Prior to playing Robert Yang’s game Cobra Club, my only experience with pictures of penises was to groan and roll my eyes. “Can you fucking believe this guy sent me a picture of his dick?” a coworker lamented to me once. Many of us receiving unwanted dick pics realize the act of sending a dick pic is apparently an empowering one for the senders, but for the receiver it can result in hilarity or harassment. Cobra Club reframes dick pics in a way I could finally enjoy.
My character held his phone in a bathroom mirror, and I adjusted the zoom and angle of each shot to capture the aesthetically perfect picture of a penis. The literal framing of these pictures was now in my grasp, as I played a character who was sharing dick pics through a service called Cobra Club. Depicted as the ouroboros, a tail-devouring snake, Cobra Club allows its users to chat and send pictures of their penises to each other, often flirting with one another. Dick pics become so common that it’s rare to see a face, which is blurred out.
Cobra Club is a silly game about dick pics, but it’s an incredibly thoughtful one, and developer Robert Yang had more in mind when designing it.
The bathroom in which all of Cobra Club takes place is a safe one. A familiar night light sits plugged into an outlet, and on the wall reflected in the mirror is artwork, including a “God Bless Our Home” needlepoint. In the back of a wide shot, a toilet can be seen, and in many of my close-up pictures, the toothbrush pokes into the shot. Our cell phones have made self-portraits – including ones of our junk – more accessible, and it’s no surprise self-portraits of our faces and otherwise are often taken in bathrooms. There’s almost always a mirror in the bathroom, generally there’s a lock on the door, and it’s considered a private place.
In some spaces where dick pics become currency or quickly traded, it’s faces that become more private. To go along with this, at the beginning of the game, players do not type in a username on Cobra Club; they choose one randomly. The character’s face reflected in the mirror is a mess of blurred pixels, and any received pictures from others with their face in the photo are just as pixilated.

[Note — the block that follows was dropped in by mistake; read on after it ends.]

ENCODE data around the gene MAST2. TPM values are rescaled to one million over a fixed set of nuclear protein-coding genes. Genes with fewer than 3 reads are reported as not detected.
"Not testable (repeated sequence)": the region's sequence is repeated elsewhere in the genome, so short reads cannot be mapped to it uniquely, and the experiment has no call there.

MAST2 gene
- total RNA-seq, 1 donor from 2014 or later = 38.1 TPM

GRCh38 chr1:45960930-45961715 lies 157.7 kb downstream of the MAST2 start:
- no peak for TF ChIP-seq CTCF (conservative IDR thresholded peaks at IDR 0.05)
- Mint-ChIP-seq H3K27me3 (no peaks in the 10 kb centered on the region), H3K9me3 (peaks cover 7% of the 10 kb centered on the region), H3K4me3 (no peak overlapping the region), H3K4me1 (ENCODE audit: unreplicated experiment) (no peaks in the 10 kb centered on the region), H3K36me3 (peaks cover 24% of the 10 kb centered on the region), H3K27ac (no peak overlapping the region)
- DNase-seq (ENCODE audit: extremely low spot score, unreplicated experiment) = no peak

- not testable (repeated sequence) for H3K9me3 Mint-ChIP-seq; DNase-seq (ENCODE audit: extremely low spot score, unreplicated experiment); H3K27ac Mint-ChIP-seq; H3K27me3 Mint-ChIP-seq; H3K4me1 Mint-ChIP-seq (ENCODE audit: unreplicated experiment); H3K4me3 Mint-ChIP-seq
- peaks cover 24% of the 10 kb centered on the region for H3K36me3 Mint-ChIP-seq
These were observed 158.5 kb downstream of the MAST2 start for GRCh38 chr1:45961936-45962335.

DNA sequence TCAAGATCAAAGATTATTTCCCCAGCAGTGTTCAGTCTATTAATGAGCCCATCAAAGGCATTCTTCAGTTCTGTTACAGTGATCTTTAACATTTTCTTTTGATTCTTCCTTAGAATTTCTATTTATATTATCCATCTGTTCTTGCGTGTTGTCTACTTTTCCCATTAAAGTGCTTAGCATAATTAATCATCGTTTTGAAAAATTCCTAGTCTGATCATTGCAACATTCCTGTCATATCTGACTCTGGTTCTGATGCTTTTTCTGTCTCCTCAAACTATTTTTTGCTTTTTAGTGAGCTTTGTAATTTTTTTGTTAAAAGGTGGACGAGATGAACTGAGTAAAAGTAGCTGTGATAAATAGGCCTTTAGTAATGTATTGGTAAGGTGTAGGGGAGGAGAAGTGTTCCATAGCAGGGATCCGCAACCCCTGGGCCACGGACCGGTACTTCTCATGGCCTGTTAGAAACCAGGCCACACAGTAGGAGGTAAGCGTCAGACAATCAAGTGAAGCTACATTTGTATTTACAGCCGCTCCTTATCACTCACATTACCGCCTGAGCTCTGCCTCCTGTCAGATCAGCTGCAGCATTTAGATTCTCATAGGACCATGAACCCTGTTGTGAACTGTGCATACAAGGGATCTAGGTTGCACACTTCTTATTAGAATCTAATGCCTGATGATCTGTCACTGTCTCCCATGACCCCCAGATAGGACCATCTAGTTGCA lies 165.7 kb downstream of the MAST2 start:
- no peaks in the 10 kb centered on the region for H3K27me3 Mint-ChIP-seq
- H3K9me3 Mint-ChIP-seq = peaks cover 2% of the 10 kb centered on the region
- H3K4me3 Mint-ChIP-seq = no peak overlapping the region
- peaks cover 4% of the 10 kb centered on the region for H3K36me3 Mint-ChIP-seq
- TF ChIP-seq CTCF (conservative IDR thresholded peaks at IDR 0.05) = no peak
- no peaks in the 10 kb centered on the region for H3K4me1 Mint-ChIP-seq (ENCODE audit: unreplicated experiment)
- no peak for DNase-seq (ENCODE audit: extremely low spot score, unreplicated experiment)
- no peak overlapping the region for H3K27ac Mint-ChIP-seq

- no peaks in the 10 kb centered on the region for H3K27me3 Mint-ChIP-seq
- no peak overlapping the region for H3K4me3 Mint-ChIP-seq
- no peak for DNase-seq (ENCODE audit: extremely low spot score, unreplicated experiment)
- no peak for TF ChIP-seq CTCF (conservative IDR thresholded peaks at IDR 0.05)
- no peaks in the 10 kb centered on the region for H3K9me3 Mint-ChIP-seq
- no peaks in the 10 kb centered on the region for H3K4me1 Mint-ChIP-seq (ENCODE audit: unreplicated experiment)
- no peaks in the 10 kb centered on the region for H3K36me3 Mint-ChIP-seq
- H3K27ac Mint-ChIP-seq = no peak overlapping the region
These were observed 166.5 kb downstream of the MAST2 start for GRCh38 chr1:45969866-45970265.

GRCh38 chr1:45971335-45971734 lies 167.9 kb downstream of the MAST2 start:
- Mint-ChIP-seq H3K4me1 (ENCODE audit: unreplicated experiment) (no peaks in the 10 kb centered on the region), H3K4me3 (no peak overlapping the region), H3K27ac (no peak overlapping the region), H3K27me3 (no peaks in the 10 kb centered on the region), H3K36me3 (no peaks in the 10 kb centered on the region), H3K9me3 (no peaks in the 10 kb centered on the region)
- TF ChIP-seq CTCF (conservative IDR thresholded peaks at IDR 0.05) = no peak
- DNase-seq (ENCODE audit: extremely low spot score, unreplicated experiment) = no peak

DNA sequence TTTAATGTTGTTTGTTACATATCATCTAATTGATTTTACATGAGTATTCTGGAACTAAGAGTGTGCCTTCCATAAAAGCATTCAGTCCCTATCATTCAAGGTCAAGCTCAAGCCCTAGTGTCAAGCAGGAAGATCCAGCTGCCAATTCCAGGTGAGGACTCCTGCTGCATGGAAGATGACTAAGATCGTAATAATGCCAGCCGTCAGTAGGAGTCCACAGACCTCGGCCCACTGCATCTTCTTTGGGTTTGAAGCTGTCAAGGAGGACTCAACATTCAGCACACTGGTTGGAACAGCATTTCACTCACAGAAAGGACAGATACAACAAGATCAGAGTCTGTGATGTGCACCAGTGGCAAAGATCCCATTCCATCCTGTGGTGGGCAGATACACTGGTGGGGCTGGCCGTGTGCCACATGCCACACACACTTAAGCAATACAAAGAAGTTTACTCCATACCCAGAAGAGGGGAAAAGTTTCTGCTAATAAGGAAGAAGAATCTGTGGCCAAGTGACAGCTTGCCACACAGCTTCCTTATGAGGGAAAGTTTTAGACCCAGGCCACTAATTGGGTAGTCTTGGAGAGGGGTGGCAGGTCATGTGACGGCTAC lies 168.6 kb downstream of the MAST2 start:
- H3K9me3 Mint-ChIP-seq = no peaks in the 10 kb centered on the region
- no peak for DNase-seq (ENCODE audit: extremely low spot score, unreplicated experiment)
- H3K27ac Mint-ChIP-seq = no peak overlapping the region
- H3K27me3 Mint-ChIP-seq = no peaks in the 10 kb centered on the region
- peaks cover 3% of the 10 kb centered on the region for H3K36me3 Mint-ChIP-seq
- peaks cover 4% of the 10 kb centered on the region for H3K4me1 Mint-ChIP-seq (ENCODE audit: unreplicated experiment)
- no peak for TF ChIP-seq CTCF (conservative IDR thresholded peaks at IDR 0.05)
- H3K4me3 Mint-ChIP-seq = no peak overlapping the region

Pictures of our bodies in “not safe for work” situations are intended to exist in a private space; however, not everyone is on an even playing field. Yang initially imagined this game to be a dick pic generator to protest government surveillance as framed by Last Week Tonight’s John Oliver’s conversation with Edward Snowden specifically concerning pictures of people’s penises. As an additional reminder that privacy is being violated, the character’s mother will knock on the door occasionally. While she never blatantly violates your right to privacy, she still exists in the game to interrupt your thoughts on to what degree to tilt the camera and which filter to use to capture the right aesthetic for this picture. It feels more malicious when suddenly your photos appear on a public website for everyone to see, which does happen in the game.
While addressing these more serious topics, Cobra Club is a hilarious game. Other Cobra Club users will occasionally send tips about how to unlock other features, including sliders that will adjust the length and girth of the player character’s penis, as well as some out of this world dick physics. Cobra Club takes place in a safe space with room for humor and serious discussion, making it clear this penis is a fake, and we can use that to explore ideas of our own bodies.
Yang again creates a short, entertaining, and educational game about a topic absent in games. You can play Cobra Club to have a laugh, and you can play Cobra Club to create a form of art and “self-expression” of you or your character, but how comfortable can we be when we think about mass surveillance agencies staring at our junk? At the end of the day, no one wants strangers laughing at their body.
Cobra Club is available on PC, Mac, and Linux. You can get it here.
Carly Smith is a writer and editor living in the greater New York City area where she writes about cosplay, games, and other art/entertainment as a part of her Patreon. Follow her cat pictures and more on twitter @roseofbattle.